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Sunday, 13 September 2015 20:18

If you build it, will they come? Communication remains key to worksite wellness

Written by  Jill Hinton
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In the pursuit of a healthy workforce, companies often create wellness challenges and offer some incentives for employees to eat well, get enough exercise and avoid smoking.

But when nothing has changed at the end of the year, those same companies are left wondering where they went wrong.

Almost 90 percent of people say they consider a company’s health and wellness benefits when choosing an employer, according to research from Colonial Life & Accident Insurance Co. But many employees might never participate in wellness programs because they simply don’t know enough about them.

According to RAND Corp.’s Workplace Wellness Program Study, just 60 percent of workers even know that their organization has wellness programs — and just 40 percent of those employees actually engage with the program.

Simply having a workplace wellness program isn’t enough, experts said. Engagement — the holy grail of successful wellness programming — requires research, transparency, buy-in from senior leadership and perhaps most importantly, communication.

“One of the biggest barriers to engagement in wellness programs is the lack of communication,” said Kandi Lannen, director of wellness at Priority Health.

Studies show that employers need to communicate their wellness messages 40 times before employees will pay attention, she said. That means employers need to take a hard look at how, when and why they’re communicating with employees about wellness.

“Think about the communication channel that’s most appropriate for that population,” Lannen said.

Employers also need to take advantage of all the different ways they can communicate to their employees. She said the best wellness programs find multiple ways to reach out — not just direct mail or email or posters in the break room, but also through wellness-based apps and text messaging.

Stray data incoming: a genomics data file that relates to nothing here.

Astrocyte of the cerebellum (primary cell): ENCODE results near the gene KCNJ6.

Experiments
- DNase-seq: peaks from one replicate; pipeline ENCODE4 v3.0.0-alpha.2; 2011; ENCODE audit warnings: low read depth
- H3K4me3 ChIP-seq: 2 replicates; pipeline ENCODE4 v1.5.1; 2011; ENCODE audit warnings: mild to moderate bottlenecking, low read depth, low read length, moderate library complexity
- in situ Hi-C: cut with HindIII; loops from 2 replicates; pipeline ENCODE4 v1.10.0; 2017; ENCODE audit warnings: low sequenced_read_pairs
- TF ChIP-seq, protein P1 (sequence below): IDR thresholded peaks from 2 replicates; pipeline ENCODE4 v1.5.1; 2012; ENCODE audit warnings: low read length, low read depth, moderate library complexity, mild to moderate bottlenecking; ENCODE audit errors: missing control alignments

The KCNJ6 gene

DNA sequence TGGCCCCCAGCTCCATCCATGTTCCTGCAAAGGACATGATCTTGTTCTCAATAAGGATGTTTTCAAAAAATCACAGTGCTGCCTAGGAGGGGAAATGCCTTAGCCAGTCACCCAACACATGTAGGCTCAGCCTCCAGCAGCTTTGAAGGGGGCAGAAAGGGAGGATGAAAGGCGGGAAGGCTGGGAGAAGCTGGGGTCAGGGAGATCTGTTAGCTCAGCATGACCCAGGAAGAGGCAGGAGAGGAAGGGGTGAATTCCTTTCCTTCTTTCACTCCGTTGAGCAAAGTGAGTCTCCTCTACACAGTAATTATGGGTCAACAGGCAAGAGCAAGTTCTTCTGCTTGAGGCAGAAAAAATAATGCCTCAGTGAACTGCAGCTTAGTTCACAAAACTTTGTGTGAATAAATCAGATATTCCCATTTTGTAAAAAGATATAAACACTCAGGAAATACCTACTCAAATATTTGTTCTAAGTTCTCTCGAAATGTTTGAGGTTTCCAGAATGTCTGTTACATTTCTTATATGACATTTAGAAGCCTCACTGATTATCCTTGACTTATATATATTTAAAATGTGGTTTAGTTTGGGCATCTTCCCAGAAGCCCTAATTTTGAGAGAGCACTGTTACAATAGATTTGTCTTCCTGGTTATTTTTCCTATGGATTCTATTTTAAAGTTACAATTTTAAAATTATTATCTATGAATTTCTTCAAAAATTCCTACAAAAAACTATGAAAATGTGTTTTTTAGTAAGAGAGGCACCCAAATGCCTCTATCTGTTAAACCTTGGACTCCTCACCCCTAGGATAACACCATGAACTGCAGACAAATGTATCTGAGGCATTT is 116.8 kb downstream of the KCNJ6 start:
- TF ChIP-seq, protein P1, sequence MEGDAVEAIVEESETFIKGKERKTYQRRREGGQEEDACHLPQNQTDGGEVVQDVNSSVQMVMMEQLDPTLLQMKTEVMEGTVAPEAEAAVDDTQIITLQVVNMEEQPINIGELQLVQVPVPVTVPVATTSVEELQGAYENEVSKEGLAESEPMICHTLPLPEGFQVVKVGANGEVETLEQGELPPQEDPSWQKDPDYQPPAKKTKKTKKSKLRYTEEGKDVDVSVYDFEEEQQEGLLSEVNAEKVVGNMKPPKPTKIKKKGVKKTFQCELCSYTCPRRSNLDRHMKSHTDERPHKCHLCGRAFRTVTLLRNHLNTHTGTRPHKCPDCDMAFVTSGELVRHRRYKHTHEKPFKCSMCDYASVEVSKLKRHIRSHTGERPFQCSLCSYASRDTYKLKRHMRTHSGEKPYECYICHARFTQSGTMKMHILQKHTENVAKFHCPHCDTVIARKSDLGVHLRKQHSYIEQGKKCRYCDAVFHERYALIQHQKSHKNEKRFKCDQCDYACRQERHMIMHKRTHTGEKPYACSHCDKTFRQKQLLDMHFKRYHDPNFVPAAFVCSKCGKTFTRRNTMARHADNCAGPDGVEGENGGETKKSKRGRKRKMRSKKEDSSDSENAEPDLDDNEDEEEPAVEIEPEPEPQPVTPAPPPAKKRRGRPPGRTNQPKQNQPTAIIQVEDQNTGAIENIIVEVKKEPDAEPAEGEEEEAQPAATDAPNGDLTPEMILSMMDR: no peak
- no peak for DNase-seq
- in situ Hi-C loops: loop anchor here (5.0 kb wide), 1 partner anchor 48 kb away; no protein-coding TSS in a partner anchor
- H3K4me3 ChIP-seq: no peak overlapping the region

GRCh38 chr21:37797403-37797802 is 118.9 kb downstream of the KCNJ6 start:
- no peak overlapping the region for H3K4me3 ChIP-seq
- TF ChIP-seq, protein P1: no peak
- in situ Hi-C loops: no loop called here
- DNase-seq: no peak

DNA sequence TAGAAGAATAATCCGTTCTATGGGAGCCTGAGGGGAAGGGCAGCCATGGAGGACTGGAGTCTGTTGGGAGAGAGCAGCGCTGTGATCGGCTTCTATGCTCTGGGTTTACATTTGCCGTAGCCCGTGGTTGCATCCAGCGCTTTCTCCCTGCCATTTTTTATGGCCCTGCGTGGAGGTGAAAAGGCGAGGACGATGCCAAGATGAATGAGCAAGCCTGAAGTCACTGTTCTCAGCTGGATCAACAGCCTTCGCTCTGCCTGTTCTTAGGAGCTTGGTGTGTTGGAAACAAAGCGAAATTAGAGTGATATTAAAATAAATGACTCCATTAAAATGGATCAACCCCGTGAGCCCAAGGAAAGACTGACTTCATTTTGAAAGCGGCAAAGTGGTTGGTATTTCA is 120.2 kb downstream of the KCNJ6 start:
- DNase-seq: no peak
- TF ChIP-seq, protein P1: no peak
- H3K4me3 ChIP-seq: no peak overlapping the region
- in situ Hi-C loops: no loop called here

Lannen said that to hit that magic number of 40 messages about wellness, employers also need to get creative. They need to communicate before they launch the program while giving sneak peeks and during the launch, and they need to be consistent throughout the entire wellness campaign.

Deadlines can also improve motivation for employees to participate, especially when coupled with a reward offering.

Behavioral science saves the day

It turns out that employers can also borrow theories from behavioral science to improve employee engagement.

“There are these philosophies around behavior economics, where people don’t want to feel like they’re leaving something on the table,” Lannen said. “We’ve learned that people are very irrational in their thinking.”

For example, some employers offer cash rewards to employees who participate in wellness programs. But when the cash doesn’t show up in their paychecks until months later and it’s lumped in with the rest of their pay, employees value the incentive much less than if there was an immediate reward for participating.

“People want immediate gratification, a timely reward that we can see and feel,” Lannen said.

Employees have been influenced by online shopping sites like, where consumers can redeem a gift card or coupon code immediately.

“It’s much different when you’re not going to feel a benefit for a year from now,” she said. “It’s lost. There’s a lot of science behind it.”

Employers must also remember that different employees have different needs when it comes to wellness. Whether you have line employees or workers who are spread out over different geographical locations, some will prefer to get communications at home in the mail, while others prefer to get email reminders of upcoming programs, including details on participation requirements and deadlines.